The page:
Seven Mistakes In The Fitness Industry

When I began changing the way I worked with clients from only focusing on strength coaching to incorporating foundational training (ie joint health, breathwork, neuromuscular control, etc.), one of the hardest things I had done was de-conditioning myself from what the personal training and fitness industry had taught me.


I continuously caught myself wondering what if my clients preferred the old way. The way that promotes “the heavier, the faster, the sweatier, THE BETTER.”


But I acknowledged the doubts and trusted that my clients would get this different way. The way that promotes “the more efficient, the more functional, the more freedom, THE BETTER.”


Unfortunately, we live in a culture that prioritizes quick fixes, torturous weight loss methods, and lifting a certain amount of weight over:

→the quality of human movement,

the joints’ health,

the depth of breath,

the grounded strength

→the freedom of movement in our bodies

→the sense of awareness of what’s happening in our bodies


I often see people lack the freedom in their body to do their day-to-day activities effortlessly; however, fitness culture insists on pushing them through that 100 reps of squats, 10-min plank hold, the 30 reps half-ass pushup, etc.


No wonder so many left with all kinds of injuries.

As part of my commitment to changing the narrative around movement and educating you on what’s possible when you learn your body’s language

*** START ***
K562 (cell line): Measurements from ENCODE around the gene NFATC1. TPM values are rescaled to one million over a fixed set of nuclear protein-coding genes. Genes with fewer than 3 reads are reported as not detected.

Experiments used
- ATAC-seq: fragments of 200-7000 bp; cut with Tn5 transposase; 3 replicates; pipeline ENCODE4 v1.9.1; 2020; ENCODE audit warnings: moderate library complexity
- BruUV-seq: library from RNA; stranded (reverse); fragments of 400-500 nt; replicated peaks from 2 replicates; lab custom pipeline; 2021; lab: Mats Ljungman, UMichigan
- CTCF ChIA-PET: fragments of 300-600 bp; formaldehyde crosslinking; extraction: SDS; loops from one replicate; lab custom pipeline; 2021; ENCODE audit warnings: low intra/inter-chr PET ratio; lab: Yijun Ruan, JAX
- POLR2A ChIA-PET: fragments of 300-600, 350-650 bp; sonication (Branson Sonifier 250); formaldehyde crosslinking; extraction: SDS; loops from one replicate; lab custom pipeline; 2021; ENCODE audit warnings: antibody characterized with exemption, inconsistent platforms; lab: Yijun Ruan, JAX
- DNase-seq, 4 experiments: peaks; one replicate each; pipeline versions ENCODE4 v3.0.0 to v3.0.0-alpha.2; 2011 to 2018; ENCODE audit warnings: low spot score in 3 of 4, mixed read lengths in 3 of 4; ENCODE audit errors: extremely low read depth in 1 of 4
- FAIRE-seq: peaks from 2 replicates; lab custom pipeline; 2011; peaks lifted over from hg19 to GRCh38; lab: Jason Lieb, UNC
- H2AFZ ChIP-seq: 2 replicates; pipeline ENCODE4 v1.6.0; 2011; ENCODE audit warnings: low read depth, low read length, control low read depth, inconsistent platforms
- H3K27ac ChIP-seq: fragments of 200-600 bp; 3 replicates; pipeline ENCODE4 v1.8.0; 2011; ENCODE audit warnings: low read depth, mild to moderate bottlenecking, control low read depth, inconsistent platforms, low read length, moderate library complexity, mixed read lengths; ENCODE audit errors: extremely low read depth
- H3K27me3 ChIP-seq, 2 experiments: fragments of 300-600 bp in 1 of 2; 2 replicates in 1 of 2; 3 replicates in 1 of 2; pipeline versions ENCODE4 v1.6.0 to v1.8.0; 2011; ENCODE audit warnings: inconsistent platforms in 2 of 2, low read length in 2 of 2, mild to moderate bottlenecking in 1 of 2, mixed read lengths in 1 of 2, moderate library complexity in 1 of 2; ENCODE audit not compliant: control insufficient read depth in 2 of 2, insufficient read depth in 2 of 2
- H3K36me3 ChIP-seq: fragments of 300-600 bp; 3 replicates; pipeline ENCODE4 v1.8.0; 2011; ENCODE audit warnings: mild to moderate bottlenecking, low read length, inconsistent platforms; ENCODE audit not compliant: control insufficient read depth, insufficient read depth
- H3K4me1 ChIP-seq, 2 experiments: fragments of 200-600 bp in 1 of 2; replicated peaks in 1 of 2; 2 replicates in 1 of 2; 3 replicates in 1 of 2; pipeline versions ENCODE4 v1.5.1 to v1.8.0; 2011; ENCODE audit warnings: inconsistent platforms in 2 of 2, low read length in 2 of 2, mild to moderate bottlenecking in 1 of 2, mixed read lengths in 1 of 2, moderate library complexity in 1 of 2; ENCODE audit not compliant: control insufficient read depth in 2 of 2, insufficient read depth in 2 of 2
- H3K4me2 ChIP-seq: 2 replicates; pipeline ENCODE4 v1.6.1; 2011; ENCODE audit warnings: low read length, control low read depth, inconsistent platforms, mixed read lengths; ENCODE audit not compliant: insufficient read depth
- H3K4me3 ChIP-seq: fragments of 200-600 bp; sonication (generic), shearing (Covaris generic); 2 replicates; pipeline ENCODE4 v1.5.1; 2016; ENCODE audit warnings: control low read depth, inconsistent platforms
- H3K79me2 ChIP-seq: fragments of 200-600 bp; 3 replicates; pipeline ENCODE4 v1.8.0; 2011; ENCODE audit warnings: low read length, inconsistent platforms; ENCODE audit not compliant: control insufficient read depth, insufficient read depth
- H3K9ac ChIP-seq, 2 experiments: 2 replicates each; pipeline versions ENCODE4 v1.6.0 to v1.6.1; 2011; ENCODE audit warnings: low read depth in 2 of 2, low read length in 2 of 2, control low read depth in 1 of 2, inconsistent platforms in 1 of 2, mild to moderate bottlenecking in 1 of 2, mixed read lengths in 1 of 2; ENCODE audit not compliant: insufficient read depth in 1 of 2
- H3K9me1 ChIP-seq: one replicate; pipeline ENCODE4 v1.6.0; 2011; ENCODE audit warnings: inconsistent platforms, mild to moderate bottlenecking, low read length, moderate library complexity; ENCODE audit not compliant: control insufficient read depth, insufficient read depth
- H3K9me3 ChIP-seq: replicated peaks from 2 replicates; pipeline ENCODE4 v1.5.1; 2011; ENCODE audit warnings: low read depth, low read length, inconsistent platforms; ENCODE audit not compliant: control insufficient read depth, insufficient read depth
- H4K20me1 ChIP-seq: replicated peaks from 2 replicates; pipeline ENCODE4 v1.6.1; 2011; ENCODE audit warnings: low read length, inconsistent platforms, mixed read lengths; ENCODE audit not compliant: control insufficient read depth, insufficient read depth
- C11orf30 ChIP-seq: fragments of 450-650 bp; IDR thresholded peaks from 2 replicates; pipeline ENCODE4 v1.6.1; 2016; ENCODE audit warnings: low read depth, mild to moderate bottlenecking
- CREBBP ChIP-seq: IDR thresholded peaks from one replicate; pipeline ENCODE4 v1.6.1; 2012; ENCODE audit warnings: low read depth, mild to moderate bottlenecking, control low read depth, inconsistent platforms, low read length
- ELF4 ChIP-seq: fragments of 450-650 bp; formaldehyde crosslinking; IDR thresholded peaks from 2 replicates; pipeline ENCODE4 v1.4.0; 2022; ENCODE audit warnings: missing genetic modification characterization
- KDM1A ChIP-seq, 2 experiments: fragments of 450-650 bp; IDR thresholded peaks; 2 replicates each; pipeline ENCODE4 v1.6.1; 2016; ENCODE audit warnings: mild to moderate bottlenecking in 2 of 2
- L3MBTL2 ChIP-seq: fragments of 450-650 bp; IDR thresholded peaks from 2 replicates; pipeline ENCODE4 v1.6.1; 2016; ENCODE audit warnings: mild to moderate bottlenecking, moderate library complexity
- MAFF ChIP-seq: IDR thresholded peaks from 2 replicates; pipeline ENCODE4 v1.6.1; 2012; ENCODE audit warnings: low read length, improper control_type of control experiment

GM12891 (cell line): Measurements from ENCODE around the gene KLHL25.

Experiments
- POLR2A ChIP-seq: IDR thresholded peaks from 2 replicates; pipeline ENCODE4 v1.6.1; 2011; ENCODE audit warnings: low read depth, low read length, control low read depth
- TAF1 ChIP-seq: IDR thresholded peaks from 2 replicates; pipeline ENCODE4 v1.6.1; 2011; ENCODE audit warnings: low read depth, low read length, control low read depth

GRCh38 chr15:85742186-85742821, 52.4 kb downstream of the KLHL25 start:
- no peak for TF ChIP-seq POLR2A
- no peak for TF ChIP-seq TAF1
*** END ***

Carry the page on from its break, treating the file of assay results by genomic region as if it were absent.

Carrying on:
I believe it’s also essential for you to know the common mistakes in the fitness industry so you can choose your “better” way and spread it with your community.

Here are the top seven mistakes I see in the fitness industry: ⠀⠀⠀

⠀⠀ ⠀

1.Putting too much emphasis on strength, not enough on the foundation the strength is built on 


2. Putting too much emphasis on pushing through and not enough on increasing the nervous system’s capacity to deal with stress and downregulating post-stress


3.Putting too much emphasis on stretching not enough on mobility and neuromuscular control


4.Focusing too much on activating the right muscles, not enough on breathing correctly as you do them 


5.Focusing too much on bypassing pain and injury, not enough on working through the pain and the reasons behind injuries


6.Focusing too much on the variability of exercise (combining multiple exercises, adding a jump, etc.) to the extent that the original value of the actual exercise is diminished


7.Constantly prioritizing a sweaty injurious training session over enhancing the overall quality of life


There are so many more; I may put together a part 2. 


For now, I appreciate you sharing this with your community so we can spread awareness about this what no longer works and advocate for what’s possible. To dive deeper into my work, check out my on-demand video library. 


Feel free to reach out to me directly with any questions.


Be mov〰ful,




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